The program is restricted to solar and wind systems that are connected to the utility’s power lines. Since the funds for “emerging renewables” were drawn from the state’s utility deregulation, they only apply to customers of the deregulated utilities, not those living “off-the-grid.” This restriction also requires participants to take advantage of California’s new “net metering” law.

Net metering
The idea is simple. When the sun is shining brightly or the wind is howling and the hybrid power system produces more electricity than is needed, the surplus flows back to the utility company. This surplus is then banked with the utility.

When consumption is greater than production, on a cloudy day for example, and the Davises use more electricity than they are producing, they draw electricity from their account with Pacific Gas & Electric Co. If they have exhausted any surplus previously banked, the Davises pay for electricity as before.

No electricity is actually stored with the utility. Net metering is simply an accounting system that tracks how much is consumed and how much is produced. This simplifies tracking electricity exchanges between the consumer and the electric company.

Though some households with either solar panels or small wind turbines use electronic inverters that connect directly with the utility’s lines, all hybrid systems—those that use a mix of wind and solar—include batteries. This adds to the cost, but provides an added benefit: an uninterruptible power supply.

When Herr’s $35,000 hybrid system produces more power than his family can consume, excess power first recharges his batteries. Once the batteries are topped up, surplus electricity flows to PG&E, which can use every kilowatt-hour.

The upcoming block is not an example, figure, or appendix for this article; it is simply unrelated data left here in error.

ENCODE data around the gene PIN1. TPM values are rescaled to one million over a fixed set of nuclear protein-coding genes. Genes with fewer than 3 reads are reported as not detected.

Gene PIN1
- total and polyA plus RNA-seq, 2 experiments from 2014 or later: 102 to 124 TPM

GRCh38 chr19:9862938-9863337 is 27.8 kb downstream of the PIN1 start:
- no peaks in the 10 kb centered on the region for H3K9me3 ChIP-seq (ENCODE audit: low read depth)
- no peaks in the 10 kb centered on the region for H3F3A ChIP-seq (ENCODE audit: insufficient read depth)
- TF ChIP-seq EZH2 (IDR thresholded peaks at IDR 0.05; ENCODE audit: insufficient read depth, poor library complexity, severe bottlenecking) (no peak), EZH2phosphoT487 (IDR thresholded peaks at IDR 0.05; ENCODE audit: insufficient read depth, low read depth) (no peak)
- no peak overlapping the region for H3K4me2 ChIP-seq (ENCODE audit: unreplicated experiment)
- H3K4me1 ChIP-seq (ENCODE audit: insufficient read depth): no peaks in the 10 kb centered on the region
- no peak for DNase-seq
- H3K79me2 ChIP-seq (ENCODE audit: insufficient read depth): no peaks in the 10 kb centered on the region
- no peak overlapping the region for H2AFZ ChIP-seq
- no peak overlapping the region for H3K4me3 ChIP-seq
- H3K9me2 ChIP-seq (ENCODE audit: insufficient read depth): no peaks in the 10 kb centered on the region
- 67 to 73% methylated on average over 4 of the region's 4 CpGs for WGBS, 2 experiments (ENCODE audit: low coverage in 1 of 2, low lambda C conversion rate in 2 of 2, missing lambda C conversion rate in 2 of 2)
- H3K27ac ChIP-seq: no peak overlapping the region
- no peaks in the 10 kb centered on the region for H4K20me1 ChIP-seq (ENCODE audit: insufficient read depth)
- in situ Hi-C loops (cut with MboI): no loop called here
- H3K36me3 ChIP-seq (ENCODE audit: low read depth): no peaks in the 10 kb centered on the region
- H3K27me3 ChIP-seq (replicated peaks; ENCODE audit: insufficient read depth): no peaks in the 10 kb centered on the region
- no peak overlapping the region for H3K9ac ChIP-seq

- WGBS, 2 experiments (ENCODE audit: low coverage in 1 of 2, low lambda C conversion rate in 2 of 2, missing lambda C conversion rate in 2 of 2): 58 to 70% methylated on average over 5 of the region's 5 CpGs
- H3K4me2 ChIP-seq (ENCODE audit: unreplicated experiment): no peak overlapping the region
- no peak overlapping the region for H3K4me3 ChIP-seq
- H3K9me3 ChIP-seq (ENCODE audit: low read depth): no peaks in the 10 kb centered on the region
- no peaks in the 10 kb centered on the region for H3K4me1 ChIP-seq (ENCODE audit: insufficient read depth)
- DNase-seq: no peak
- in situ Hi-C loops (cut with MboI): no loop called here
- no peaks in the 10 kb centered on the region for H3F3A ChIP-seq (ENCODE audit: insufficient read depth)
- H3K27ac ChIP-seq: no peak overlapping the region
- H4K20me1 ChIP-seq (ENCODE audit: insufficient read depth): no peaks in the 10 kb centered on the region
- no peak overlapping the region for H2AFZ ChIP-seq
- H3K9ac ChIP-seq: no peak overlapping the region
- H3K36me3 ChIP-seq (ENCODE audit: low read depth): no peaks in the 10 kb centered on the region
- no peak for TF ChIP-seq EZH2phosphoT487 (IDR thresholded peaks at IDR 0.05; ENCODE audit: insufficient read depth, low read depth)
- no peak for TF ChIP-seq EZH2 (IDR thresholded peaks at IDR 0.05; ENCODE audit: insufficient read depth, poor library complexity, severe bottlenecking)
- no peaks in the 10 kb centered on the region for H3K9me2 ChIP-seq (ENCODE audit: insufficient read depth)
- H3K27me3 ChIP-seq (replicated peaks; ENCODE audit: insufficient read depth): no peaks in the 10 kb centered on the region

Should utility power fail, for example during a severe storm, the batteries take over automatically and power Herr’s home and office. “We’re the last pole along a ridge and when power went out a few years ago it took PG&E nearly two weeks to bring it back,” says Herr.

Deregulation’s wake
Today, it’s more likely that Herr’s power system will take over during rolling blackouts than during natural disasters. “I am really glad I did it,” says Herr.

The Davises are too. Shelley feels more confident about their power supply than before. “Here in rural areas,” says Shelley, “there are occasional blackouts.” But since they installed their hybrid power system they are now so sure of their electricity supply that they’ve eliminated the surge protectors on their computers. “Our power system acts like a big surge protector, so we don’t need individual ones anymore.

Utilities often permit the use of the same kilowatt-hour meter used before the hybrid system was installed. Feeding electricity back into the grid through the existing meter simply runs the meter backwards. Though the utility can choose to install two new meters, the principle remains the same. One meter measures consumption, the second measures the amount banked with the utility.

Though wind turbines and solar cells have been in use for more than two decades, utility workers in some areas are still unsure of how to handle them. Some can’t believe their eyes when they see the kilowatt-hour meter run backwards.

While PG&E didn’t place any obstacles in Herr’s way, they gave their permission for the interconnection “grudgingly,” he says. He laughs about it now. “They first tried to talk me out of it, saying that rates were going to go down with deregulation.”

As billions of dollars pour into out-of-state generators from California utilities, more ratepayers may find the state’s little-known subsidy a silver lining to the dark storm that deregulation has become. They too may find that a hybrid power system makes sense as a hedge against the uncertain future of the state’s electricity supply.

“Once it’s paid off,” explains Jonathan Herr, “it’s free.”